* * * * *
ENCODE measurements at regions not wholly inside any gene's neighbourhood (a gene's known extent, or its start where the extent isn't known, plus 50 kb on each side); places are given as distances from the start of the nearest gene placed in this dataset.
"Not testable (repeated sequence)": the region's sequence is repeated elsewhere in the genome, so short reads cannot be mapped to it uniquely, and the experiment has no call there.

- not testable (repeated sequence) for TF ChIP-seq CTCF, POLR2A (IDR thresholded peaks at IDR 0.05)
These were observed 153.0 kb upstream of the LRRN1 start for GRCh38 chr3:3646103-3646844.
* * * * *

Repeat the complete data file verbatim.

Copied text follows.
ENCODE measurements at regions not wholly inside any gene's neighbourhood (a gene's known extent, or its start where the extent isn't known, plus 50 kb on each side); places are given as distances from the start of the nearest gene placed in this dataset.
"Not testable (repeated sequence)": the region's sequence is repeated elsewhere in the genome, so short reads cannot be mapped to it uniquely, and the experiment has no call there.

- not testable (repeated sequence) for TF ChIP-seq CTCF, POLR2A (IDR thresholded peaks at IDR 0.05)
These were observed 153.0 kb upstream of the LRRN1 start for GRCh38 chr3:3646103-3646844.